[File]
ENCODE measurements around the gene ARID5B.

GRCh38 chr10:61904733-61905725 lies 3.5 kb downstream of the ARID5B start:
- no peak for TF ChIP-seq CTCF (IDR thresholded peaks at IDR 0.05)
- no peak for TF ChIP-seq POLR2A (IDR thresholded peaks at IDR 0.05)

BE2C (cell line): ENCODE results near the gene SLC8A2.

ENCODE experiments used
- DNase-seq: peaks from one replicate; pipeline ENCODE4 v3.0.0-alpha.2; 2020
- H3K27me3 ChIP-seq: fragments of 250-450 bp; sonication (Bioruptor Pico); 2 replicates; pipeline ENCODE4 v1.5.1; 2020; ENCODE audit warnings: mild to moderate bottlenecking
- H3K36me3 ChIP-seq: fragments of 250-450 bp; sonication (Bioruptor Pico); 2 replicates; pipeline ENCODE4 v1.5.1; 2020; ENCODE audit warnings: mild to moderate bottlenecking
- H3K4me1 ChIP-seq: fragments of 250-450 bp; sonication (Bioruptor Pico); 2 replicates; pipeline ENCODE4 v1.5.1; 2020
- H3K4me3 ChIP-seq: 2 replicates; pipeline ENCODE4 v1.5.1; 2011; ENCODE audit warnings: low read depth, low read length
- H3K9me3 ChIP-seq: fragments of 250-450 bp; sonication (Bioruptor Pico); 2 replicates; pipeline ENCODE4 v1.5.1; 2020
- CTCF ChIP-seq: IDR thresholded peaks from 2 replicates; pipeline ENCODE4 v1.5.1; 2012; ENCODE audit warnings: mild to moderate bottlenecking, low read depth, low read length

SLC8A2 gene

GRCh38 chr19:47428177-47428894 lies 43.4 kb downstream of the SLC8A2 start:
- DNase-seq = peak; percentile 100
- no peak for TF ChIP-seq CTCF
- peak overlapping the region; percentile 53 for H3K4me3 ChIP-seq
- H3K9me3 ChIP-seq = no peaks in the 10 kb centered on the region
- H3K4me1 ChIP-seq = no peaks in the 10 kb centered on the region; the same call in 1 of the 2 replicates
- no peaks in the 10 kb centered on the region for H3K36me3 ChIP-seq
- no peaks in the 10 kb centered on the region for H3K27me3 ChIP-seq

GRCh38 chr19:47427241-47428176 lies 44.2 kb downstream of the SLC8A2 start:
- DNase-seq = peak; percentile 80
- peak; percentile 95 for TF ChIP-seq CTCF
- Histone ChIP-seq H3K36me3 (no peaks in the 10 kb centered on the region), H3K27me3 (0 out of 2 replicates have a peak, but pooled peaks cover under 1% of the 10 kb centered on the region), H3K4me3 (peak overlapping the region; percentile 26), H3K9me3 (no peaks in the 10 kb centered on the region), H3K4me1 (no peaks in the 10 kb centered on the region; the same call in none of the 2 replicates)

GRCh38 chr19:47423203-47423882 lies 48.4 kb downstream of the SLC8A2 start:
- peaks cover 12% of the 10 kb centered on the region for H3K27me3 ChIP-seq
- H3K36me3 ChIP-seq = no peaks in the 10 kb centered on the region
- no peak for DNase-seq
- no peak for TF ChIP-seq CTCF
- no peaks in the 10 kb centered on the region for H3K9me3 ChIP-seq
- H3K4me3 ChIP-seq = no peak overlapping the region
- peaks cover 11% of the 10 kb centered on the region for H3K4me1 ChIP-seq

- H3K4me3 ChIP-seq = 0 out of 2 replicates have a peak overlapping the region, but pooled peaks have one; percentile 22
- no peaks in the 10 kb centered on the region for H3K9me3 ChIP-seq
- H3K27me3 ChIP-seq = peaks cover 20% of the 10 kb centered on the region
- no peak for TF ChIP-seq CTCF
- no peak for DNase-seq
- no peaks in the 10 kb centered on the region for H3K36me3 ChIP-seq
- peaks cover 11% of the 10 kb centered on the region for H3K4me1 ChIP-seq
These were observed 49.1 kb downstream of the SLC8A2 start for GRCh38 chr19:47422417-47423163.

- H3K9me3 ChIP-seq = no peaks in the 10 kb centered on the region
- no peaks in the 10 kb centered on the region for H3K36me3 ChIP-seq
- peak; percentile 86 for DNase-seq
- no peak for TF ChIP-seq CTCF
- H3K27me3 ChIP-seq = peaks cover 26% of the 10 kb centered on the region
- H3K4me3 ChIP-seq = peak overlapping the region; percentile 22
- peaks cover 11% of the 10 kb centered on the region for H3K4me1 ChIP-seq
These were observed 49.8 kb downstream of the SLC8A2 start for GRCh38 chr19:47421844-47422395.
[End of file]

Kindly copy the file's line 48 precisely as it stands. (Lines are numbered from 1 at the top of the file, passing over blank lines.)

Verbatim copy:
- H3K4me3 ChIP-seq = peak overlapping the region; percentile 22